Inky Fingers

I hammered another nail into the coffin this week. Dealt another savage blow to the nation’s high street. 

I bought some pens. Yes, from you-know-where. In a previous life I’d have gone into Rymans. Then bought a sandwich. 

Maybe some socks from Mountain Warehouse. ‘Might as well do my clothes shopping for the year while I’m in town…’

But I didn’t. Fourteen gel pens. Nine quid. 

And here they are falling through the letterbox the next day. Even generously donating two to my lovely wife – wisely, I don’t say ‘here’s something for Valentine’s Day’ – I’ve enough to last me until the first snowfall of 2022. 

But you know what? I feel ashamed of myself. I’m a man who thinks we should measure in rods, poles and perches. Go back to pounds, shillings and pence. ‘Fourteen bob for a Mars Bar? Has t’world gone mad?’ 

So how can I possibly use a gel pen? 

Do you remember the excitement at school? The day Mrs Flood announced that you were big children now? That it was time to start writing in ink. The trembling fingers as you slid back the brass cover on your ink well… 

The Sorting Hat choosing the ink monitors…

Hmmm… Did junior school know something about my future path through life? I never made it to the dizzy heights of ink monitor. Not sure I was ever a milk monitor either. A bullet dodged there – the days when school milk was left in the playground to curdle. Then Mr Nicholson the caretaker hauled it in and Frostie the Sadist forced you to drink it.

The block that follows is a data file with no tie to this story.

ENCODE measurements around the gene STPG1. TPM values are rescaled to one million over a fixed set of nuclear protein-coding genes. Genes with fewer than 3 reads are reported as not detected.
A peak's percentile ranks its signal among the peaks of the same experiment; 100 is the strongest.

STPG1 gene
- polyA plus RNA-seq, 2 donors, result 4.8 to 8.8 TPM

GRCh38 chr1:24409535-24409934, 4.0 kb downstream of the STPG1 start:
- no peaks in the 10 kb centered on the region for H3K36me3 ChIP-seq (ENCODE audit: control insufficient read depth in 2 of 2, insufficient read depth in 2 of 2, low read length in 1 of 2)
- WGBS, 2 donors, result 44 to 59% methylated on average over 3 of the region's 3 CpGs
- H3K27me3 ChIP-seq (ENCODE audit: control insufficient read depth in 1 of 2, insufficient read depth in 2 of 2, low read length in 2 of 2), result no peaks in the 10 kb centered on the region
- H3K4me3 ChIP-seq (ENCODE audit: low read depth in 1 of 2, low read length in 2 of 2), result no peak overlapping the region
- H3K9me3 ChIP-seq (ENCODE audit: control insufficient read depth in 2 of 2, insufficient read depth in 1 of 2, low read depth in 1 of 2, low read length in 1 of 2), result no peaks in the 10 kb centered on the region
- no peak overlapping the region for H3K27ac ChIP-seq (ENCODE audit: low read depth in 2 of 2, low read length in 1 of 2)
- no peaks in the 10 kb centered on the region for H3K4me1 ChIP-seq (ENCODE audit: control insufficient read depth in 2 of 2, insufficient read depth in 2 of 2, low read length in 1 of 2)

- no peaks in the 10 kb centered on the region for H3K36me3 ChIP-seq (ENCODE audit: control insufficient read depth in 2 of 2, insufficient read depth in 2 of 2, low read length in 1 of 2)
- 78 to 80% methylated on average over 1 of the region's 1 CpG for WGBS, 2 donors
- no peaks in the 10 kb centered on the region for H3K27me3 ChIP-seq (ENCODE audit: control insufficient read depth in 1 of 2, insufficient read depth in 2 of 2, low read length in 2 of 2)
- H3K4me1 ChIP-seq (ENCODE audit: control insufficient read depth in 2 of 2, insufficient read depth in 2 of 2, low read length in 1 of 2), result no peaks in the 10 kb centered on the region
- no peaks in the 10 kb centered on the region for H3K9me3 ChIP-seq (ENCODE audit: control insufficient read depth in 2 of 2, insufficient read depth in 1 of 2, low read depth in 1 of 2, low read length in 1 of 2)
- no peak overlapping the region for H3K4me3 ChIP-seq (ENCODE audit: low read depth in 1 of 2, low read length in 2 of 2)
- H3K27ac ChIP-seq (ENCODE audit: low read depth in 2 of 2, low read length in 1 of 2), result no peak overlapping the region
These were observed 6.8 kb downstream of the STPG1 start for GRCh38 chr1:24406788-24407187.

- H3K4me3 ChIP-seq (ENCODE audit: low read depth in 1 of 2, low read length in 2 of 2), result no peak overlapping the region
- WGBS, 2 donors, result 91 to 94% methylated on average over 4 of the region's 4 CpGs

The years passed, you made it to big school. Geometry set, pencil case – and your own fountain pen! Parker or Platignum? Almost as fiercely debated as red sauce or brown sauce with your bacon buttie…

The old memory’s getting a bit hazy now, but I’m fairly certain I started off with a cartridge pen. Or was it the one with the strange lever on the outside? A tiny rubber sac inside the pen. 

I have a vague recollection of dipping my nib in the ink (Stop sniggering at the back…) and pumping away like some demented medic performing cardiac massage. Fervently hoping my pen would gasp and suck in ink – like the heroine gasps and sucks in air before she gazes into his eyes…  

I’m in the fourth form now. And my pen has a plunger. Into the bottle of Quink Ink and draw the plunger slowly upwards. Even I understand the physics, and I’m good to go for Hist and Geog. 

Damn it. Serious exams are approaching. Three hour endurance tests in those days. 

And you’d stagger out of the school hall. The middle finger of your right hand stained blue. A dent in it so deep that it had to be permanent.

What did you just whisper? Biro? 

‘Is that a biro in your hand, boy?’ 

Writing with a biro was a capital offence. A couple of days in the stocks at least. The line between writing with a biro and moral degeneracy was thin, if it existed at all. 

‘Serial killer you say? Can’t say I’m surprised. Wrote with a biro when he was a teenager, you know.’ 

Black ink was another sign. ‘The wretch wrote his essay in black ink? Thank you, Mr Foulkes. Let me know if he speaks to any of the Biro Boys.’

You can understand what a shock it was to my generation when official forms suddenly demanded black ink on pain of death. 

Anyway, time to reach for the gel pen. Work calls. 

And where’s the hammer and the nails? I need some new Pukka Pads…

“A good, pacy read, excellent follow-up to Salt in the Wounds. Subject matter a little harrowing but written in a sensitive way. Can’t wait for the next book in the series. I love Brady!” 

The River Runs Deep is out now on the Kindle.